church Internet Evangelism Day

Internet Evangelism Idea #12: 6 Steps to Getting Sermons On-line

Written by EvangelismCoach

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This post is part 12 in the series 20 Ways to Share Your Faith Online leading up to Internet Evangelism Day on April 25. We encourage you to tweet, share, blog & discuss these ideas in your church & circle of influence.

Do you make your sermons available on your church website?

Many of the churches on my mailing list have church websites that are under utilized for getting their message out.

Church websites are an awesome place to  your recorded sermons, so that

  • People can hear samples of your preaching.
  • A global audience can receive your sermons through podcasting
  • Your church website is updated regularly for better search engine reach
  • Your spoken word can have global reach and impact.

For example, I subscribe to church podcasts from churches based in countries not my own.

I listen while exercising and some of those sermons have influenced my blog posting and ideas.

The Problem

But here is the problem to getting your sermons on line.

Recording Sermons has  been a painful process.

Do you no longer record your sermons because it’s just too cumbersome to store and duplicate cassettes?

The practical death of recorded sermons

I talked with some pastor friends this week.

It was like a “stop recording virus” had infected them all.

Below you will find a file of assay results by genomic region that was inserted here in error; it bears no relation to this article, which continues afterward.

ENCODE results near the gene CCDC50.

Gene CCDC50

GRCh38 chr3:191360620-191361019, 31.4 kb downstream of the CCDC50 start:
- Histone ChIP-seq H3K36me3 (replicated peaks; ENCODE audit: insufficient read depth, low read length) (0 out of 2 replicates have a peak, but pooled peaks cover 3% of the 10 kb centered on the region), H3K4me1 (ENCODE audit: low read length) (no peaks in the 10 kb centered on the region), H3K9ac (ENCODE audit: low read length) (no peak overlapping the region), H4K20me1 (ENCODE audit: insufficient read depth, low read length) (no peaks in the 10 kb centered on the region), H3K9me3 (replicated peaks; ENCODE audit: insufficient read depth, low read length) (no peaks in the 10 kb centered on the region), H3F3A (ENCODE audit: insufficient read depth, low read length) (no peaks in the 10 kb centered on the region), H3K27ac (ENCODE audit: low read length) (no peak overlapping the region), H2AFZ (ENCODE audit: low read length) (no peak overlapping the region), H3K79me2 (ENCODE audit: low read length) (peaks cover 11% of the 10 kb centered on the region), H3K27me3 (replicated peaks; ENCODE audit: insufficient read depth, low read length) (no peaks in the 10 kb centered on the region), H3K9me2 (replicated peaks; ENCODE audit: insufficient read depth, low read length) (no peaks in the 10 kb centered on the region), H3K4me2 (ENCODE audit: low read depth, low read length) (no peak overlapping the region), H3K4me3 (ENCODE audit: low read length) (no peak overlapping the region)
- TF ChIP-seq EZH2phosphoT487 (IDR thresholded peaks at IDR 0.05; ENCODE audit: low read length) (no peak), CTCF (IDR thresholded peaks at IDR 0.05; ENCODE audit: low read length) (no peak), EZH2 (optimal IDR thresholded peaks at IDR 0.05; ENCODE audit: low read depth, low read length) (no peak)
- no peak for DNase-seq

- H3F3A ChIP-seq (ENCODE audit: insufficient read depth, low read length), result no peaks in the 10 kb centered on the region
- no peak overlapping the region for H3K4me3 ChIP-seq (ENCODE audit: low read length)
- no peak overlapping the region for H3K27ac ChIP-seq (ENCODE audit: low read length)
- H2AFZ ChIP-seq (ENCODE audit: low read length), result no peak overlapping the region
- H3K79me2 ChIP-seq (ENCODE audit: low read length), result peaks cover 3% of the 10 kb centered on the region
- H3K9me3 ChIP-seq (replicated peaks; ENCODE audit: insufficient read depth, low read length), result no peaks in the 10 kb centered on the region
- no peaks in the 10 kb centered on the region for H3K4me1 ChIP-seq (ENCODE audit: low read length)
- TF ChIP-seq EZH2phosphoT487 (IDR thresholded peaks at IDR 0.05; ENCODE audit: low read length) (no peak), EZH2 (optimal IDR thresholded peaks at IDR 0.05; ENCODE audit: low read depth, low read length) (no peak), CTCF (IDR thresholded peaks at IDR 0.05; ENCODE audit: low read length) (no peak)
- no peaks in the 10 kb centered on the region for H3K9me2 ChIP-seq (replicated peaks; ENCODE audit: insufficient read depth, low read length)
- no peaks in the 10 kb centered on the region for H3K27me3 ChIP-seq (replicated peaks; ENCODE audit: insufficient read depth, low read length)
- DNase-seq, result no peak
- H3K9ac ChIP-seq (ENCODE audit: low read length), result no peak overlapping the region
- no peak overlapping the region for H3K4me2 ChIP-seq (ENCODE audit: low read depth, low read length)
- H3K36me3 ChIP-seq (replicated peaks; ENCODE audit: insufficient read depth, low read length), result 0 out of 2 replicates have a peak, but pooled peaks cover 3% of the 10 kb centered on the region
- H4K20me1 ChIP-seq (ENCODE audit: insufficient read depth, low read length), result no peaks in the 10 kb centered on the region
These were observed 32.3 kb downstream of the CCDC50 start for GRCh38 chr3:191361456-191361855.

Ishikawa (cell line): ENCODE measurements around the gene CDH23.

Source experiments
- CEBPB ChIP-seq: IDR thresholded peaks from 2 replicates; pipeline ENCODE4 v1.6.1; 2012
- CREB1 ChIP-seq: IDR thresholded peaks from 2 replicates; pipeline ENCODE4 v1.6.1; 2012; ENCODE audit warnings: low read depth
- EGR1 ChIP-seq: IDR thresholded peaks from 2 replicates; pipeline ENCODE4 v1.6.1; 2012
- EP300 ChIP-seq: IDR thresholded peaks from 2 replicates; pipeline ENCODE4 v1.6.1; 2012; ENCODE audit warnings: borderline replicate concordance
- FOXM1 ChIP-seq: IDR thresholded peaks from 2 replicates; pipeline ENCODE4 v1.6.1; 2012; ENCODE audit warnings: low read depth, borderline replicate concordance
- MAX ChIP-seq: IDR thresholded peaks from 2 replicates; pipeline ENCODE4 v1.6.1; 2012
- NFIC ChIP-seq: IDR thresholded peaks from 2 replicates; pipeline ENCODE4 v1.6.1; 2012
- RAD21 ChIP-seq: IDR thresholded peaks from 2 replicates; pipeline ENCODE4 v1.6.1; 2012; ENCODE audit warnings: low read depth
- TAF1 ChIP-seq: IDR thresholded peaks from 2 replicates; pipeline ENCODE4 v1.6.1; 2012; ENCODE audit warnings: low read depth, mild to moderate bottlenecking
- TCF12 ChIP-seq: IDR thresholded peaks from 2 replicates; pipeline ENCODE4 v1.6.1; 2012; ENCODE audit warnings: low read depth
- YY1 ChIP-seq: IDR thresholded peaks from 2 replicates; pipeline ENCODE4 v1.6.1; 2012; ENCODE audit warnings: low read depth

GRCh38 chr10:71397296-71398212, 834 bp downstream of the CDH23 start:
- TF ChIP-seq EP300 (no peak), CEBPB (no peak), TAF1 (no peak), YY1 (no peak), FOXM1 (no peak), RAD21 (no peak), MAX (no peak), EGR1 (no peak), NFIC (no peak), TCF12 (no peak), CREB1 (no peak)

They said they no longer record their sermons because



  • Poor quality,
  • Horrible audio,
  • God-awful mixing
  • Sermons get half recorded,
  • Difficult and slow duplication
  • The machine might eat the only master.
  • Expensive blanks that are of questionable quality
  • People forget to flip the tape after 30 minutes and you loose your recording.
  • Can’t find people to give cassettes to after passing  time duplicating them.

People want portable copies of meaningful sermon audio, but for many churches, it’s just another horribly expensive and inefficient task.

Get your Sermon audio on-line in under 30 minutes

I also spoke with a pastor who found a workaround that makes this

  • fast,
  • really easy
  • (and cheap!)

So I’ve put this little video together to show you how to jump start the recording and distribution of your sermons

  • in less than 30 minutes after you record it, and
  • for under $100 in equipment costs.

(Rss Readers, click to see: How to Record a Sermon and put it on your website.)

Resources for easy sermon capture (affiliate links at Amazon):

Why record your sermons and put them on-line?

There are plenty of benefits of recording and putting your sermons as an MP3 at your church website.

  • Your members can get into the archive at any time and listen via their computer or download it to a device.
  • The links to the sermon audio can be emailed and shared in social networks.
  • Your members who are out of town can listen to the sermon on-line.
  • Your members who have moved away can still hear your sermons online or through their downloads
  • Visitors can catch up on prior sermons online in the series.
  • Visitors can get a sample of your preaching style.
  • The Word of God is distributed and God can use it wherever people choose to listen.
  • Your archives are on-line for 24 hour global access.
  • No more additions to a clumsy tape storage system.

Some programs and add-on services are available for your website like RSS feeds that subscribers will receive your new sermons automatically.